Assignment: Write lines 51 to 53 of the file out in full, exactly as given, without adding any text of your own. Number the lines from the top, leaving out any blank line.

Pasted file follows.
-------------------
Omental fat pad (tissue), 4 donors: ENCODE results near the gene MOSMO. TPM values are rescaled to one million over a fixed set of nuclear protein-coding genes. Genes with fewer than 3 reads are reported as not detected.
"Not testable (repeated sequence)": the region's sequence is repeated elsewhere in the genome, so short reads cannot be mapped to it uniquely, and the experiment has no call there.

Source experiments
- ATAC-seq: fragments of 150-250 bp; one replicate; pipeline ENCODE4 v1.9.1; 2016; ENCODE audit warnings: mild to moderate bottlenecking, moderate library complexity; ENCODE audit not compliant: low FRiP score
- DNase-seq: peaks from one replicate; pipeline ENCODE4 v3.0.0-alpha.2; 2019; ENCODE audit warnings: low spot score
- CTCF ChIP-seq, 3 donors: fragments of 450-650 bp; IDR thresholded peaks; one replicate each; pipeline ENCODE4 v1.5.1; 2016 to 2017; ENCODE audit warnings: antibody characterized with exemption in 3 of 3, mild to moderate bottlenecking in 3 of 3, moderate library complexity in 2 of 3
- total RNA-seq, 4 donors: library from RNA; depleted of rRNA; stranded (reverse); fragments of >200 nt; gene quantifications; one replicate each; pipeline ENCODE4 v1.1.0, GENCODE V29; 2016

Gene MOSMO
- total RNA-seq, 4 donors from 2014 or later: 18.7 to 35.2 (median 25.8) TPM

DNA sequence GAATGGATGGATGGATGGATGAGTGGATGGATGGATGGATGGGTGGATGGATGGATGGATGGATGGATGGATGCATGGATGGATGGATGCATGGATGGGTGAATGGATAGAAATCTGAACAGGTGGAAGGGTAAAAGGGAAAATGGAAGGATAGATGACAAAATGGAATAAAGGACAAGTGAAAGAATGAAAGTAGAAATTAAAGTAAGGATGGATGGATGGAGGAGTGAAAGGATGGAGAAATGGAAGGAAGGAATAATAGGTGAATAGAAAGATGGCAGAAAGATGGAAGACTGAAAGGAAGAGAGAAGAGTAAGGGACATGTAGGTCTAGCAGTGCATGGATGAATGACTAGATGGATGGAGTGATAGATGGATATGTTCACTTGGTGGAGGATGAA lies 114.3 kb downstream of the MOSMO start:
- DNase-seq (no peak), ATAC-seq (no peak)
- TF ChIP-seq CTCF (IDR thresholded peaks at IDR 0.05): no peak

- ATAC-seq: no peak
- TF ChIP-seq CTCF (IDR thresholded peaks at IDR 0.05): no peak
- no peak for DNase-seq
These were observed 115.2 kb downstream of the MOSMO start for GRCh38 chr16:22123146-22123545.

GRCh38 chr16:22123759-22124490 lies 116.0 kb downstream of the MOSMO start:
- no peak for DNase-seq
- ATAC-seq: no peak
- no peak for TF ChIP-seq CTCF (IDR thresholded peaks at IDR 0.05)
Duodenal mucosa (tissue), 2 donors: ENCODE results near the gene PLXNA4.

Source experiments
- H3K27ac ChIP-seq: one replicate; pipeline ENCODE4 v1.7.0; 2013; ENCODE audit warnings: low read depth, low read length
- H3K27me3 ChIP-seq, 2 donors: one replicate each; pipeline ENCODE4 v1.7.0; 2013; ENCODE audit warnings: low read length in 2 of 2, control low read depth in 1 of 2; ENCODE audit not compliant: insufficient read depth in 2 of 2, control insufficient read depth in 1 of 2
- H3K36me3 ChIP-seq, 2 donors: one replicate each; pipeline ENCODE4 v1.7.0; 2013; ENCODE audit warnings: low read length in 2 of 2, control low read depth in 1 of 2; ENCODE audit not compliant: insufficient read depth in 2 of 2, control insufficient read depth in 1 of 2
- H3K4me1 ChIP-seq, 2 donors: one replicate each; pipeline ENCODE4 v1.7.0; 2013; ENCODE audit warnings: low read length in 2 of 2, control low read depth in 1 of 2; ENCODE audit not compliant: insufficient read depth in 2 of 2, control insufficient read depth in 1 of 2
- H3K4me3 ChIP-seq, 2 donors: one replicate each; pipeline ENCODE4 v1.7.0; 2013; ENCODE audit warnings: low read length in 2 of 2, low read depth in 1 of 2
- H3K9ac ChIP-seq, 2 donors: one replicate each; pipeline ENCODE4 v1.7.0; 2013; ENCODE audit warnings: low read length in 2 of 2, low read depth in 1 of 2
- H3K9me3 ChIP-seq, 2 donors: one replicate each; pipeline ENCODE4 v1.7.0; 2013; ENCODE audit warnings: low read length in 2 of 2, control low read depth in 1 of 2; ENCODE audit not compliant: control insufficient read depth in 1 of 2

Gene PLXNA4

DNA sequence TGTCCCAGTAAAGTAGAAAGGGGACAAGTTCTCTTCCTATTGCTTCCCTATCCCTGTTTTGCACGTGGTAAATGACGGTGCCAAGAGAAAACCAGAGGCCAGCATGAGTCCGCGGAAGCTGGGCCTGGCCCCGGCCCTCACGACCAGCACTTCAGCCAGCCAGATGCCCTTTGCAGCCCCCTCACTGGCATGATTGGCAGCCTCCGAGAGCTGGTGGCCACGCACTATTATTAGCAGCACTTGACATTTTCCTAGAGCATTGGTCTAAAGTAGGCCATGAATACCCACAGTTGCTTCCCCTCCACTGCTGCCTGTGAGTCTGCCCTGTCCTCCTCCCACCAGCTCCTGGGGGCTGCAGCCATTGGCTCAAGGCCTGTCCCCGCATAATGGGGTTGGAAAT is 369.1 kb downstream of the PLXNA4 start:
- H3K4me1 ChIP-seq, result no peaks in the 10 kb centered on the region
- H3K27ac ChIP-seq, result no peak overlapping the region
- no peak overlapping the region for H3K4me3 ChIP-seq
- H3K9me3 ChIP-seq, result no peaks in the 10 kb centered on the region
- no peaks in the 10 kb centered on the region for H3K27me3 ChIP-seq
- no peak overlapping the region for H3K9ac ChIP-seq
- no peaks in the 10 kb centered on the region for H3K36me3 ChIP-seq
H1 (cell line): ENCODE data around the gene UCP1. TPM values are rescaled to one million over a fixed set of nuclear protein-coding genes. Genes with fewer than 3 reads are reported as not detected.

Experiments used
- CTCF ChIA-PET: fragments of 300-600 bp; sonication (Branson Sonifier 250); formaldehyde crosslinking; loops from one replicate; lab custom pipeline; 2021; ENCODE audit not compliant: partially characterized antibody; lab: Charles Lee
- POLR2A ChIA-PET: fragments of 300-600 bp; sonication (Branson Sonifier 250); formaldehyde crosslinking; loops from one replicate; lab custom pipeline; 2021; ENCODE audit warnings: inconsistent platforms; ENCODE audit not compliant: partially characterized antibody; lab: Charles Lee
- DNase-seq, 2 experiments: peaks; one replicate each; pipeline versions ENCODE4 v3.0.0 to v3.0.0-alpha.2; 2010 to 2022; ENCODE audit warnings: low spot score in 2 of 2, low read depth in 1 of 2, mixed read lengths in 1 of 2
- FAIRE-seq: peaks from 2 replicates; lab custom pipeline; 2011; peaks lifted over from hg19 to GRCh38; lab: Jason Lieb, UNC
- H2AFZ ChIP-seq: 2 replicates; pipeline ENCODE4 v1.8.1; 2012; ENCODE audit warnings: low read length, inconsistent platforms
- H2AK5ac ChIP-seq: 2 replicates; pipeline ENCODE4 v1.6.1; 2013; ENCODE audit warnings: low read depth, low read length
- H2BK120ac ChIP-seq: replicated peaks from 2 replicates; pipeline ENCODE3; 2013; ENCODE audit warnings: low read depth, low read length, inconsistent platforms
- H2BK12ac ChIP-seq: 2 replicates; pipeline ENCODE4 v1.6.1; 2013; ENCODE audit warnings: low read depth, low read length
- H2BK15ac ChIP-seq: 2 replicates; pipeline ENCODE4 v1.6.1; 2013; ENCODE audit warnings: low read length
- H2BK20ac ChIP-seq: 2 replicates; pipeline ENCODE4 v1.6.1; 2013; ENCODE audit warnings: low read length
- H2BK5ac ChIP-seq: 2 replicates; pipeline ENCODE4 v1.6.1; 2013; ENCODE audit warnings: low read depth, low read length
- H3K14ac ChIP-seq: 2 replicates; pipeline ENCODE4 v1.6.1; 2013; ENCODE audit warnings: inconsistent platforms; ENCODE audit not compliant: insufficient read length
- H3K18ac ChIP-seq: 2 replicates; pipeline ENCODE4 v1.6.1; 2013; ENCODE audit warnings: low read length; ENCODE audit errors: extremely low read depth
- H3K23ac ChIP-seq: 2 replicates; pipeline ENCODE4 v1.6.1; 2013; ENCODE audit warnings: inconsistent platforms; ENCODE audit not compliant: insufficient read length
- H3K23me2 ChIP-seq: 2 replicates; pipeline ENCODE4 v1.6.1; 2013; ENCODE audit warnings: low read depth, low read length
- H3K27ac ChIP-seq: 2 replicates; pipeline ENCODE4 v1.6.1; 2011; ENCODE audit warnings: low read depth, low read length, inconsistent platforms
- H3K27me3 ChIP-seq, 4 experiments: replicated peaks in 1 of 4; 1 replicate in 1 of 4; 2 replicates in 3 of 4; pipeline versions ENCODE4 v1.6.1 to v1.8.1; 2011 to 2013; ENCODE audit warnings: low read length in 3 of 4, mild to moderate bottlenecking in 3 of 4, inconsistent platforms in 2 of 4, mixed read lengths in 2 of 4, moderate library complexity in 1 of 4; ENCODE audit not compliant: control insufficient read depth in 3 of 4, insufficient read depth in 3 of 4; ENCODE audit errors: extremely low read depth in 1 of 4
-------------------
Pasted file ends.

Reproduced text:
- H2BK5ac ChIP-seq: 2 replicates; pipeline ENCODE4 v1.6.1; 2013; ENCODE audit warnings: low read depth, low read length
- H3K14ac ChIP-seq: 2 replicates; pipeline ENCODE4 v1.6.1; 2013; ENCODE audit warnings: inconsistent platforms; ENCODE audit not compliant: insufficient read length
- H3K18ac ChIP-seq: 2 replicates; pipeline ENCODE4 v1.6.1; 2013; ENCODE audit warnings: low read length; ENCODE audit errors: extremely low read depth